This is some of what I’ve been reading lately:
Realmgolds – Mike Reeves-McMillan – I think I got a copy of this during a free promotion months and months ago, but I forgot and bought it on Amazon a few weeks ago. Oh well. Mike has reviewed several of my books (all in the Erdemen Honor series), coining the term cheerybright to describe what I (and he and a few other people) write. I’ll write a separate article on cheerybright soon – it’s basically the opposite of grimdark. He didn’t know I was reading his book. This is Mike’s first book, and I’m already impressed. It’s not a high action book, nor is it a book of particularly complicated political intrigue. I can see certain similarities in our styles… character growth over explosions (although there was tension and danger), good characters who are actually allowed to be genuinely good, loyal characters who aren’t just lying backstabbers, etc. There are dwarves and gnomes, but much to my relief they were not painfully obvious caricatures drawn from an existing intellectual property (read: games or Tolkien or whatever). It was enjoyable, although the characters fell a little flat for me. The emotional depth wasn’t quite there… but I know Mike has worked on that since this book was published, so I’m looking forward to reading the rest of the series. The series is about heroic civil servants, and by heroic Mike means basically “doing the right thing, even when it’s hard.” That’s an idea of heroism I can get behind. It doesn’t mean there will always be tons of life-and-death drama, but it does leave room for important (and interesting) character growth. Like my books, they are clean fantasy – not young adult (YA), but appropriate for YA readers.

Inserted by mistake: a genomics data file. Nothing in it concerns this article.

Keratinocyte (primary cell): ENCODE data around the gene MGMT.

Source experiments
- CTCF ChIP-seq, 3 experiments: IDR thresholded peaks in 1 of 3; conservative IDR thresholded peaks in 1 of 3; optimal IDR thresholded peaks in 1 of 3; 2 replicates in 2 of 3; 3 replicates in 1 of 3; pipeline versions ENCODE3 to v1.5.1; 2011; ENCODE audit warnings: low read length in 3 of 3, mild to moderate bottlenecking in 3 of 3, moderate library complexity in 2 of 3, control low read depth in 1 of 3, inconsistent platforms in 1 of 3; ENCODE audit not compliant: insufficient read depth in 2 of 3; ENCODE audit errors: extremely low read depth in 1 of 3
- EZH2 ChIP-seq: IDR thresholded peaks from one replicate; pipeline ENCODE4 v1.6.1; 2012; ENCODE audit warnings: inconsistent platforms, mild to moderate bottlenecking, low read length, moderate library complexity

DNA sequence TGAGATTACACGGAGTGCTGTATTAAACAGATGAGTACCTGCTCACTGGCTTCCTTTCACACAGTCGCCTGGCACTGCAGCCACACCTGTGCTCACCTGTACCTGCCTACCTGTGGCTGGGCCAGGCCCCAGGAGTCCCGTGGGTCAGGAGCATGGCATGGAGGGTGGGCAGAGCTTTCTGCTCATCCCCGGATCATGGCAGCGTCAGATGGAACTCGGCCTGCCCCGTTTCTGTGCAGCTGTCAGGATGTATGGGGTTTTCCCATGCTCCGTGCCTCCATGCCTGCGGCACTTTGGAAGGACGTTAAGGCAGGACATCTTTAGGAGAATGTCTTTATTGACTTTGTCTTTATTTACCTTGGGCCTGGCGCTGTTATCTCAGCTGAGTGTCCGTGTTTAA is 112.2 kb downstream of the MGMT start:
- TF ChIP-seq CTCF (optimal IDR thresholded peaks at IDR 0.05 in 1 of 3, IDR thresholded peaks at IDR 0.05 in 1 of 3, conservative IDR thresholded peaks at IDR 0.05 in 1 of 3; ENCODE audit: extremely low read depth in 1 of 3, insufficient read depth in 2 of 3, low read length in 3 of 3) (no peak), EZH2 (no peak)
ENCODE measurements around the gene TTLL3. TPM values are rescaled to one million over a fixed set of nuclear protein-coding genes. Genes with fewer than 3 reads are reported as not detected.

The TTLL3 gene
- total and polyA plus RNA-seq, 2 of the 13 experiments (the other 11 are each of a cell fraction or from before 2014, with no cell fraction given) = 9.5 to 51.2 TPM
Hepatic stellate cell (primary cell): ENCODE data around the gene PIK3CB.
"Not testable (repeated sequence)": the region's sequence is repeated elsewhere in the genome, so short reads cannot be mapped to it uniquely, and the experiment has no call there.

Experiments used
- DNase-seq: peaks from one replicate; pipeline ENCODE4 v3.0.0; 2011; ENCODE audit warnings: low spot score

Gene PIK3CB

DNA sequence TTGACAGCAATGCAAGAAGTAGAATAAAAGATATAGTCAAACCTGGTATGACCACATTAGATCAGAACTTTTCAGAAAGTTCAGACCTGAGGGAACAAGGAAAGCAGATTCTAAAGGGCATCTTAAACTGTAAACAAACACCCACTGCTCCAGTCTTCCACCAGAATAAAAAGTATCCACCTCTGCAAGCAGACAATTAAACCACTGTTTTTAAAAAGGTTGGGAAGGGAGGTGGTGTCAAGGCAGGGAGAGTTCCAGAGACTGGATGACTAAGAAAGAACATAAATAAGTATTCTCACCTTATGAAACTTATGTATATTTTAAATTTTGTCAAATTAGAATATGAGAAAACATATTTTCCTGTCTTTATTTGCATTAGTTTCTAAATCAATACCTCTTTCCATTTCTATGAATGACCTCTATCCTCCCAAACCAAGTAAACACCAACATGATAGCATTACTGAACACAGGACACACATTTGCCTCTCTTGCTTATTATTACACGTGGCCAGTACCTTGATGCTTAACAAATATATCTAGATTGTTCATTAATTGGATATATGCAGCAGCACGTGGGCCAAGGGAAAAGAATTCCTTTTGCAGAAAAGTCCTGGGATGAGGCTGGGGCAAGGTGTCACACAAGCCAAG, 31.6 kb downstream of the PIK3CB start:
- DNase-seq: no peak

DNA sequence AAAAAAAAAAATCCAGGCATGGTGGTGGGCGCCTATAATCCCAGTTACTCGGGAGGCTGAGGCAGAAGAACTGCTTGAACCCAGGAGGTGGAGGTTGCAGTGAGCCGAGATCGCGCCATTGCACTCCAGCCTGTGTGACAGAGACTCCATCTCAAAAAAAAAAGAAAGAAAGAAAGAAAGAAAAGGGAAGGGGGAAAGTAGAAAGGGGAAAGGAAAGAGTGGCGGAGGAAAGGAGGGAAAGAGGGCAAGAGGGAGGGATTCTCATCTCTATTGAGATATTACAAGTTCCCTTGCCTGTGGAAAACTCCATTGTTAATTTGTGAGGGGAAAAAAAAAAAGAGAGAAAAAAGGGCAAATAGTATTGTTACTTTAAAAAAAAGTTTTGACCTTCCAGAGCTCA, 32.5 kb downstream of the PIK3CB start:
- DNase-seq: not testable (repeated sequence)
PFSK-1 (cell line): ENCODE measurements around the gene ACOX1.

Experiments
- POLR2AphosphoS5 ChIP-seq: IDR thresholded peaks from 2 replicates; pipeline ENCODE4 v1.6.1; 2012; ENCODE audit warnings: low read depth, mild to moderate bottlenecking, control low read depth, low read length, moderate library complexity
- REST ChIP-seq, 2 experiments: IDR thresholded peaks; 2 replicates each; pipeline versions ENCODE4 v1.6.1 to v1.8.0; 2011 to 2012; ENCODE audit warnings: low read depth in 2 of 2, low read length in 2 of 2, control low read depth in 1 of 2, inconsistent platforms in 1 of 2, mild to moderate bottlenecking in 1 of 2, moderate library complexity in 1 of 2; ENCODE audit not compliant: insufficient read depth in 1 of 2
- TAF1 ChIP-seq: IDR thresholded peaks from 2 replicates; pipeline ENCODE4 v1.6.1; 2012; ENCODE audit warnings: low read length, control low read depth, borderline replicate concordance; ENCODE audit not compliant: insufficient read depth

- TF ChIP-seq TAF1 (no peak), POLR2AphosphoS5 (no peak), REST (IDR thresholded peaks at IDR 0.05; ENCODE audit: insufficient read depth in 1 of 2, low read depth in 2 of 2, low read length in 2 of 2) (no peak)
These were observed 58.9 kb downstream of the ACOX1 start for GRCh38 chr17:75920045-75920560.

Born of Persuasion – Jessica Dotta – I got this while it was temporarily free on Amazon, and was pleasantly surprised. It’s a gothic Christian romance and the first in a series. I didn’t realize it was the first in a series when I read it (it’s clear in the Amazon title, but I got it quite a while ago, so I’d forgotten), so I expected a bit more closure than I got. It was quite good, if you’re looking for a very gothic romance… something like a modernized (in language, but not in setting) work by one of the Bronte sisters (Wuthering Heights, Jane Eyre, etc.) with a bit of the focus on manners and propriety of Jane Austen. It was very well done. I spent a considerable portion of the book wanting to shake the main character until her teeth rattled because she was such a stupid-head… but then, I felt like that while reading Wuthering Heights and Jane Eyre too. That’s part of the tension of the story… you know the character is being an idiot, but it’s like a train wreck that keeps you watching in horror. She’s also younger than I thought (seventeen… I initially pictured her as about twenty). My one issue was that, like I said, it is nominally a Christian book, published by Tyndale. There wasn’t a lot of Christian anything in the book. The main love interest is a Christian, and is a good example (most of the time) of a Christian vicar trying to be faithful in difficult circumstances. The main character (narrator) is an atheist with a chip on her shoulder about it. There are predictable conflicts about this. But… at least some of the good behavior of the vicar could be almost as easily attributed to his status as a gentleman and the standards of acceptable behavior of the time. It’s not bad… it’s just not heavily Christian in the sense that many Christian readers might expect. Since so much time passed between when I got it and when I actually read it, I had forgotten that it was nominally Christian, and it was not entirely obvious by reading the story. Maybe it gets more obvious through the series. This isn’t exactly a flaw – it’s probably much more likely to appeal to non-Christian gothic romance fans who will see realistic portrayals of Christians as both sinful and redeemed. It’s not preachy. I enjoyed it.